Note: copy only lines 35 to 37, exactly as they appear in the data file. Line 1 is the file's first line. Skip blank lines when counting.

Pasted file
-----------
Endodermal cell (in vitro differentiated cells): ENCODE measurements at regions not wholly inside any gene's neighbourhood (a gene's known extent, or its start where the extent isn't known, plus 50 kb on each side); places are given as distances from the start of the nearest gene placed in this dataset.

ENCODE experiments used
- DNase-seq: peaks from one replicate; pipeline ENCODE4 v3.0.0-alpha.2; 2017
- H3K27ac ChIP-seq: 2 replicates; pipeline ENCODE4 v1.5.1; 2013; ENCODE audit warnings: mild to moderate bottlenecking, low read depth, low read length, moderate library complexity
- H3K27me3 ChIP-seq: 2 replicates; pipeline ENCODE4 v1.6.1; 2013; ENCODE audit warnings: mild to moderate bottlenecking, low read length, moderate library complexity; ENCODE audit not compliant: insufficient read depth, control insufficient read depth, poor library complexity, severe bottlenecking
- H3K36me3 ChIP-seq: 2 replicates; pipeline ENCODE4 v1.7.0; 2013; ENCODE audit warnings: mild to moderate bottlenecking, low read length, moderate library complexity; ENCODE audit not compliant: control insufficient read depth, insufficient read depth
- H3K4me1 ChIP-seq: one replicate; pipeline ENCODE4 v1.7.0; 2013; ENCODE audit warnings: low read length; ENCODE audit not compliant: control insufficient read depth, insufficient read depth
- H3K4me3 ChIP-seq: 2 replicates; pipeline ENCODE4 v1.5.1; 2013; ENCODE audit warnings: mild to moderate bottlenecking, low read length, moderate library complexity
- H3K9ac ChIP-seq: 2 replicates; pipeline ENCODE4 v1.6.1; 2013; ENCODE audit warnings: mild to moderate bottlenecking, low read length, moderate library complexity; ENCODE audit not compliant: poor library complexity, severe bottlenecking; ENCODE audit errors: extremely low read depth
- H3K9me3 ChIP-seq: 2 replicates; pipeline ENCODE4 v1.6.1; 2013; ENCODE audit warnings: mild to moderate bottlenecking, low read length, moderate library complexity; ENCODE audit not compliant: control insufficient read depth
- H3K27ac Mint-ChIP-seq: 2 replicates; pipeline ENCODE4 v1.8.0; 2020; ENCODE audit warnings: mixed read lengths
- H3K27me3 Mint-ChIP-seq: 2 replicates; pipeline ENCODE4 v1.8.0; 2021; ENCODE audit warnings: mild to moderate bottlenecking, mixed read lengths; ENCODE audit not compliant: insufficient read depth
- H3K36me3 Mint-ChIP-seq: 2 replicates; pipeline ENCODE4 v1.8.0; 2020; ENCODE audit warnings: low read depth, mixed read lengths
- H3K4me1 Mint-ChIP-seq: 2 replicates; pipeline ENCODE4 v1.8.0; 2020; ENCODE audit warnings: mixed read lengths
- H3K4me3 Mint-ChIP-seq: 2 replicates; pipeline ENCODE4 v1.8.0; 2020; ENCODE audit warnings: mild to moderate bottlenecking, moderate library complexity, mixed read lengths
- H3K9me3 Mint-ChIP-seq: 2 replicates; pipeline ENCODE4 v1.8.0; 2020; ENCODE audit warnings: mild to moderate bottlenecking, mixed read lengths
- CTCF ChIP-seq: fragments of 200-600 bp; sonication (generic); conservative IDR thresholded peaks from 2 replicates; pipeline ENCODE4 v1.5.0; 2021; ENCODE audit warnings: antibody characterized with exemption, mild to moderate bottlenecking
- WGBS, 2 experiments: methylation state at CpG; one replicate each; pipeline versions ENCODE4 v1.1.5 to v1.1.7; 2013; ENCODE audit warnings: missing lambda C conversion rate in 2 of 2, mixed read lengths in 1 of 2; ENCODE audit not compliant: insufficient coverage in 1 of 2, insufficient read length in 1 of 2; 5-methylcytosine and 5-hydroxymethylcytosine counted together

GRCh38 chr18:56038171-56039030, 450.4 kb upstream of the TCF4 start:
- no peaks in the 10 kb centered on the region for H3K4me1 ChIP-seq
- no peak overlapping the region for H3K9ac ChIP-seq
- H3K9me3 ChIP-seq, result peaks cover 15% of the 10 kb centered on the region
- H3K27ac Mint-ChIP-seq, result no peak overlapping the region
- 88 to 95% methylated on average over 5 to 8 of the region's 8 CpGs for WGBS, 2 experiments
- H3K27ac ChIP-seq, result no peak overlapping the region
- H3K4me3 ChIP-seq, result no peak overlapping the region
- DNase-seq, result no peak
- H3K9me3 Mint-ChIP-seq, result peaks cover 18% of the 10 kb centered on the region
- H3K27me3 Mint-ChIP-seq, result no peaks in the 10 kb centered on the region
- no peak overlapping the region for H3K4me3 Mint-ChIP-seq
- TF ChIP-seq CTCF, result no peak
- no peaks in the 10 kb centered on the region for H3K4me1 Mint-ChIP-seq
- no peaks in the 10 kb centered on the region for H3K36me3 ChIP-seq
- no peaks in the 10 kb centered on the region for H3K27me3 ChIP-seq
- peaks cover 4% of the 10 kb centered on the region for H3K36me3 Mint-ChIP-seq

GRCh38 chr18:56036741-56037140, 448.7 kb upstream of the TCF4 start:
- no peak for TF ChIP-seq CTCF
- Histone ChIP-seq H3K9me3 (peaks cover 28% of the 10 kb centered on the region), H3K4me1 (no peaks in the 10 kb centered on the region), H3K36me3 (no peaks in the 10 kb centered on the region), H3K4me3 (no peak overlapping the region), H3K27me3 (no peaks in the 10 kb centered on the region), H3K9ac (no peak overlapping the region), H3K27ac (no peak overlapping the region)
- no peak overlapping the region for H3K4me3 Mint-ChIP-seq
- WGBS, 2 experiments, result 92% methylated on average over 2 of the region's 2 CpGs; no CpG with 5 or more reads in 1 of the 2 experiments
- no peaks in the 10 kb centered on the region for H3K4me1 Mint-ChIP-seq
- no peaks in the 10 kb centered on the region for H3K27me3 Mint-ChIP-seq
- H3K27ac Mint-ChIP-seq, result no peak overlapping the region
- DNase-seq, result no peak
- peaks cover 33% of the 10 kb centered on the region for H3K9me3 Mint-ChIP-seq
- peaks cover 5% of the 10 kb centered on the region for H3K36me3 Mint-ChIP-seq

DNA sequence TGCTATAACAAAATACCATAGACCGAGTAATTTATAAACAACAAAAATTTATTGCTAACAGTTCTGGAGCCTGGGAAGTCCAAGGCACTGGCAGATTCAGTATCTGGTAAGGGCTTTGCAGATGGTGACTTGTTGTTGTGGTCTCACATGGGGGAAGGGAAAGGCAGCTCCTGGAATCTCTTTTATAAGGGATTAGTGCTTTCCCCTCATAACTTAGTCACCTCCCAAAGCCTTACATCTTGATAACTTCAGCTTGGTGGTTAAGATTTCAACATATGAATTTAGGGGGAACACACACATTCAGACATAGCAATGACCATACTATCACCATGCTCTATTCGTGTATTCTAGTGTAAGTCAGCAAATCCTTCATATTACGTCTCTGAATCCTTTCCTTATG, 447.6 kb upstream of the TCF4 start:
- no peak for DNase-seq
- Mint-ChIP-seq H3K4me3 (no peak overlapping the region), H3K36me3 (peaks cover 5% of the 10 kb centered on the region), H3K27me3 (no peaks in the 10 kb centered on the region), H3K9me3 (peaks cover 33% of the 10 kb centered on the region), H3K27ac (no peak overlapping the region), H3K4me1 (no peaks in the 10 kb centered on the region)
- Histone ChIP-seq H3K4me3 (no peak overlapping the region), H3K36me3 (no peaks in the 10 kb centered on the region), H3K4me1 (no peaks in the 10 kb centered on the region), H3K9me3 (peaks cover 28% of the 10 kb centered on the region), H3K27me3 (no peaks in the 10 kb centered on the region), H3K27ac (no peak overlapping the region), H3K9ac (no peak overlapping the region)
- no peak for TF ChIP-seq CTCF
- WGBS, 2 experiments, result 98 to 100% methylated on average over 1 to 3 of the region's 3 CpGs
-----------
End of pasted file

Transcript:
- peaks cover 4% of the 10 kb centered on the region for H3K36me3 Mint-ChIP-seq

GRCh38 chr18:56036741-56037140, 448.7 kb upstream of the TCF4 start:
- no peak for TF ChIP-seq CTCF